Immobilized Artificial Membrane Chromatography: Surface Chemistry and Applications

  • Charles Pidgeon
  • Craig Marcus
  • Francisco Alvarez
Part of the Industry-University Cooperative Chemistry Program Symposia book series (IUCC)

Abstract

Immobilized Artificial Membranes are solid surfaces containing phospholipids immobilized on silica particles at surface densities similar to the ligand density of reversed phase Chromatographic surfaces. Chromatographic and non-chromatographic applications of Immobilized Artificial Membrane surfaces are reviewed and compared to the Chromatographie and non-chromatographic applications of reversed phase columns. The methodology for synthesizing Immobilized Artificial Membranes and the stability of Immobilized Artificial Membranes are also described. Several examples are presented regarding the ability of Immobilized Artificial Membrane surfaces to model biological processes. Examples include predicting the transport of solutes across human skin, predicting the transport of amino acids across the blood brain barrier, and predicting the binding of solutes to liposome membranes. In addition, the purification of several membrane proteins, including cytochrome P450 from rat adrenals and rat livers, NADH oxidase, and rabbit intestinal phospholipid binding protein, are discussed.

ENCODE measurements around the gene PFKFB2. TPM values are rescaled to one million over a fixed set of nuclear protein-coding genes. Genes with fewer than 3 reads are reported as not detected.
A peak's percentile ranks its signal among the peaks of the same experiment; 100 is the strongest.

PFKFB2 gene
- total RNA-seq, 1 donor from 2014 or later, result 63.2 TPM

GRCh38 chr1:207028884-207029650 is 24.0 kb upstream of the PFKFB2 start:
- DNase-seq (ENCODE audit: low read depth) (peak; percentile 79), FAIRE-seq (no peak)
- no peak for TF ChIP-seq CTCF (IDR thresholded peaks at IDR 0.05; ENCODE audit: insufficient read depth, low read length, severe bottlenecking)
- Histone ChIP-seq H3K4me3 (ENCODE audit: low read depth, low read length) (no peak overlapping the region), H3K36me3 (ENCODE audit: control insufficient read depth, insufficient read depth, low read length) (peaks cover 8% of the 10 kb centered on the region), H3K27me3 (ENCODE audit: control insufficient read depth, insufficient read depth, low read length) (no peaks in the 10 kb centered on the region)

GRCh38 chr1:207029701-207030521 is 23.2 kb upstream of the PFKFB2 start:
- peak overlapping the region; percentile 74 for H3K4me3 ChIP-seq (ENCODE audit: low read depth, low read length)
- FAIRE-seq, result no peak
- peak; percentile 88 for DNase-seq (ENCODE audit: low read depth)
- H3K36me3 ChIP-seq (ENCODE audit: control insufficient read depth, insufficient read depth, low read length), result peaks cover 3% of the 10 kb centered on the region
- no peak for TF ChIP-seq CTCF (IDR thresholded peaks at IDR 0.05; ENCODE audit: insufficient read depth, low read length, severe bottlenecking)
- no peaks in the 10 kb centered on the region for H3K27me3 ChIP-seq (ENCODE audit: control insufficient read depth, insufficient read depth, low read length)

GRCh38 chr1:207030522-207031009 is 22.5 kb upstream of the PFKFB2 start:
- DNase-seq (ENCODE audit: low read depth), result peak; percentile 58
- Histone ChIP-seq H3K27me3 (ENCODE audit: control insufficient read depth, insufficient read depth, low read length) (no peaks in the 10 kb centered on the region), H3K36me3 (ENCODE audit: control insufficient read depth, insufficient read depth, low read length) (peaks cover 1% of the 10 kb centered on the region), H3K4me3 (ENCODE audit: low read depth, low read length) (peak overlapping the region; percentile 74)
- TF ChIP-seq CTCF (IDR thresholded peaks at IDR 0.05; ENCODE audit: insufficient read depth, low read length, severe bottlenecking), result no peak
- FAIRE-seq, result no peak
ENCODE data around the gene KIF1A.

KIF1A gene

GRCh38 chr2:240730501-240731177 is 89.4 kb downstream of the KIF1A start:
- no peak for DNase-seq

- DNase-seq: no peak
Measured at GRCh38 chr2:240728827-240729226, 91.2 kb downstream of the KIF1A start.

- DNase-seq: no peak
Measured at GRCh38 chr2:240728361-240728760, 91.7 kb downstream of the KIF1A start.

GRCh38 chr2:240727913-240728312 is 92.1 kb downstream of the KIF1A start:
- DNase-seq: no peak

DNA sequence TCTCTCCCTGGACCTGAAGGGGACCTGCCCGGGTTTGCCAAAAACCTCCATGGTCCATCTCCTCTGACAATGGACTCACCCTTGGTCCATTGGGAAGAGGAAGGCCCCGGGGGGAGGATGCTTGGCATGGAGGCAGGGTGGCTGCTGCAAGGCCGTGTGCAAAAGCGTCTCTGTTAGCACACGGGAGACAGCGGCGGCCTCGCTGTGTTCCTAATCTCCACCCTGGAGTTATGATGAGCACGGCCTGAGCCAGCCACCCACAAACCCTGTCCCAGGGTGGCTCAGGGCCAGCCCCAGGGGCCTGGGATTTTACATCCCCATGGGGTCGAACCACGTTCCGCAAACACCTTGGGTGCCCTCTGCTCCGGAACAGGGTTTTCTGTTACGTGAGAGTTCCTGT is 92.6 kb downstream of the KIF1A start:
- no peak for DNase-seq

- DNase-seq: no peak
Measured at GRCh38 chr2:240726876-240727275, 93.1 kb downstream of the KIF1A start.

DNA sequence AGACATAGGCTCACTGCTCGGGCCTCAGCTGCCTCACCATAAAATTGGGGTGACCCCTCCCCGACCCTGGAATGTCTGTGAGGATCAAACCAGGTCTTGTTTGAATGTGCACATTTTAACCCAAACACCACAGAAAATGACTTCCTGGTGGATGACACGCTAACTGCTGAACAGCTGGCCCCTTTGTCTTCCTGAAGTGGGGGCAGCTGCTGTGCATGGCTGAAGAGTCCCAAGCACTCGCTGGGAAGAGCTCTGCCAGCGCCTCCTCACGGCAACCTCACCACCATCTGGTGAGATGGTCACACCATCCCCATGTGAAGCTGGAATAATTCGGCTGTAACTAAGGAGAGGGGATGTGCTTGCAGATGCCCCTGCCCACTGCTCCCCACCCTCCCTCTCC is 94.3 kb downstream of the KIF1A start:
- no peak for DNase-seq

Keywords

High Pressure Liquid Chromatography Reversed Phase Column Packing Material Artificial Membrane Propionic Anhydride 
These keywords were added by machine and not by the authors. This process is experimental and the keywords may be updated as the learning algorithm improves.

Preview

Unable to display preview. Download preview PDF.

Unable to display preview. Download preview PDF.

References

  1. 1.
    Pidgeon, C. “Immobilized Artificial Membrane” U.S. Patent 4, 931, 498 1990.Google Scholar
  2. 2.
    Pidgeon, C. “Method for Solid Membrane Mimetics” U.S. Patent 4, 927, 879 1990.Google Scholar
  3. 3.
    Thurnhofer, H., Schnabel, J., Betz, M., Lipka, G., Pidgeon, C, and Hauser, H. Biochim. et Biophvs. Acta 1991, 1064, 275–286.CrossRefGoogle Scholar
  4. 4.
    Chae, W.G., Luo, C., Rhee, D.M., Lombardo, C.R., Low, P., and Pidgeon, C. Modern Phytochemical Methods, in Recent Advances in Phytochemistry, 25:149–174. Plenum Press, N.Y. 1991. eds, N.H. Fischer, M.B. Isman, and H.A. Stafford.Google Scholar
  5. 5.